We are leaving. Even if we were not supposed to, we chose to and it is happening. We are moving again. It is the eighth time in eleven years of marriage.

Maybe I should have gotten used to it by now, but every move makes me ask myself the same basic questions: Where to? What’s the point? What do you live for? And this is because the move is not my choice, but because of my husband, who works as a pastor.

Looking at the packed furniture leaning against the walls, the 50-plus boxes and bags waiting to be moved 400 miles south, the sleepless nights, the phones ringing ever since I’ve known him, the marathons between weddings, baptisms, funerals, constructions—it seems that his life really makes sense. It is the meaning that goes with answering the call to the ministry, and by fulfilling the dream that goes with that call. I could very easily—and sometimes it’s even tempting to—feel an attachment to his life. But if this lifestyle also makes sense to me, it is because I am living out the promise made at our wedding: wherever you go, I will go too.

What makes my life purposeful and meaningful, even when nothing is stable?

Work? For me, it is temporary and different, most of the time. Everything that was beginning to take on meaning and direction has to stop and change at a moment’s notice. I often have to figure out how to contribute to society in a new context. Now, standing at the threshold of yet another new context, when the old paths no longer match the novelty that is settling in, I ask myself: What would I try if I were not afraid of failure? What would I do if I knew for sure that I would succeed? What would I choose if I didn’t feel any social pressure? How can I use my passions, abilities, and talents in these new circumstances? Not infrequently, the fear of or stubbornness about keeping things on a certain trajectory has blurred my path.

Relationships? My friends are getting rarer, and my family is far away. My husband is busy, and my children are often too tiring. But, yes, relationships keep my life alive. The connections, the empathy, and the efforts made for others, even in the most seemingly insignificant ways, have always been a source of energy in my life. To see that the lives of those around me are a little better because I was around—that they managed a little better with my help—whether it’s a job, in the case of adults, or just a new skill, in the case of children—brings me fulfilment.

Sometimes the dream that accompanies ministry, and my perspective on it, informs my direction. Fulfilment, great achievements, and positive experiences give meaning to life. Sometimes I find the same strong meaning in painful situations, or in the little things. Yesterday morning, my little one, with his eyes full of sleep, put his arms around me and told me that I was his superhero. He wasn’t talking in his sleep, and I hadn’t done anything special. I had just allowed him into bed with me, in the middle of the night, when his tummy bothered him. This is how he expressed his astonishment that his mother’s caresses soothed his pain. And this little bit of feedback filled my whole day with gratitude that I am his mother. Children offer me countless opportunities to enjoy the meaning of life in small things.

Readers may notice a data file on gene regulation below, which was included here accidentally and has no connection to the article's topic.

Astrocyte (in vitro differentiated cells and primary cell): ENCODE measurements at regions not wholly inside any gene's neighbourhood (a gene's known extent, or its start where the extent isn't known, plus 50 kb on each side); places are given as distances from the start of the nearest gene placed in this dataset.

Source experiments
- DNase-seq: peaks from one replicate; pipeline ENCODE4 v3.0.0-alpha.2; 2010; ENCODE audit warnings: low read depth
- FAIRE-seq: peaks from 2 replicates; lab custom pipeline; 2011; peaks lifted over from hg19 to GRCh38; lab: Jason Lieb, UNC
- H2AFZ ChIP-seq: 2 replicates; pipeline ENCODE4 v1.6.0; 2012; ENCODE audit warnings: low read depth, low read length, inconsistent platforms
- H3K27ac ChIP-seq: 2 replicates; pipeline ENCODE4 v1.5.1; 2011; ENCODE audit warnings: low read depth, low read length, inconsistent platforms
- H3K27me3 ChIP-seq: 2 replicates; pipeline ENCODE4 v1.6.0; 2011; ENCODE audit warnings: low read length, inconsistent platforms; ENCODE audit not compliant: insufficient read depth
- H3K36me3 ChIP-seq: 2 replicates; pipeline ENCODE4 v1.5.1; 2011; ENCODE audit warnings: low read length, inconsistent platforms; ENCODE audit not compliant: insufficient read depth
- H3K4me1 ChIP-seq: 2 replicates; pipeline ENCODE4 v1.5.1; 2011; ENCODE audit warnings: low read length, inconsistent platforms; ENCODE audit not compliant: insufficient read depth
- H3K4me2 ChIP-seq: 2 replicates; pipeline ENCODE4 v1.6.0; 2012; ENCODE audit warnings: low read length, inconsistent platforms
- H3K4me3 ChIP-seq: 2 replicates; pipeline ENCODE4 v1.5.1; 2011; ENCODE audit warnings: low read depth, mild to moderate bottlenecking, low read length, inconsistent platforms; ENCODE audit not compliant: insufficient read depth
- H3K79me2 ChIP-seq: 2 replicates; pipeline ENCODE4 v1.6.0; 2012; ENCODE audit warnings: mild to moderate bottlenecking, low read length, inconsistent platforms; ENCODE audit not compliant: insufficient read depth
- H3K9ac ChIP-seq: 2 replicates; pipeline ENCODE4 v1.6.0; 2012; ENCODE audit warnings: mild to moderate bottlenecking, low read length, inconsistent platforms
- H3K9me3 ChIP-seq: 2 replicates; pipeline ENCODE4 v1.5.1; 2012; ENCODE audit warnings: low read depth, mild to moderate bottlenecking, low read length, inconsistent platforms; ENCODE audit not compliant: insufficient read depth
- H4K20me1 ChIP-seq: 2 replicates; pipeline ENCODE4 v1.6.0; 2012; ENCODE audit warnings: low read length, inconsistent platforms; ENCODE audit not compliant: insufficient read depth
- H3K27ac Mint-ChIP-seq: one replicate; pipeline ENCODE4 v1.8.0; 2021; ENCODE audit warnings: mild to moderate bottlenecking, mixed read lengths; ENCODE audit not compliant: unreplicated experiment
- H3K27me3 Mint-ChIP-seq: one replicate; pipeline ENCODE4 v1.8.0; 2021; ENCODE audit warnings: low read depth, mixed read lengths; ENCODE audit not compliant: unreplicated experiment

Certainty, and planning for tomorrow, give me security, direction and courage. In the more turbulent moments, such as the present, in which I do not know what tomorrow holds for me, curiosity and faith give value to the uncertain future.

Will the sofa fit in the new living room? What will it be like to have the piano in the hallway? What can I do to make my children feel at home in that place too? What will I do? Who are the people I can positively influence? What will God surprise me with this time?

Whether at a macro or micro level, in certain times or at the beginning of an unknown path, my life acquires meaning and balance when it is lived according to my own values. And I define my values ​​when I have a clear picture of my identity. Who am I? What represents me? What are my beliefs? What is precious and vital to me? What, or who, do I rely on in difficult times? As time goes on, my perspective on life and its fulfilment changes.

If 20 years ago I thought that social and professional achievements are of the utmost importance, now I am looking for meaning rather than results. To understand why, it is sometimes enough to make decisions that are uncomfortable for me: to make cabbage salad, even if I don’t like the inconvenience it creates, because I know it’s healthy; to take the children to swim, because they need sports in the winter too; to write a storybook; to collect donations.

A sense of identity and an awareness of our values ​​make all other things align, bringing meaning to each day. So even now, in moments of discomfort and imbalance, I want to live every day responsibly, being authentic to myself, and becoming the best version of myself. What will be has not yet been shown, but one thing is certain: at every turn, the most valuable luggage I carry is what I am to be with God’s help.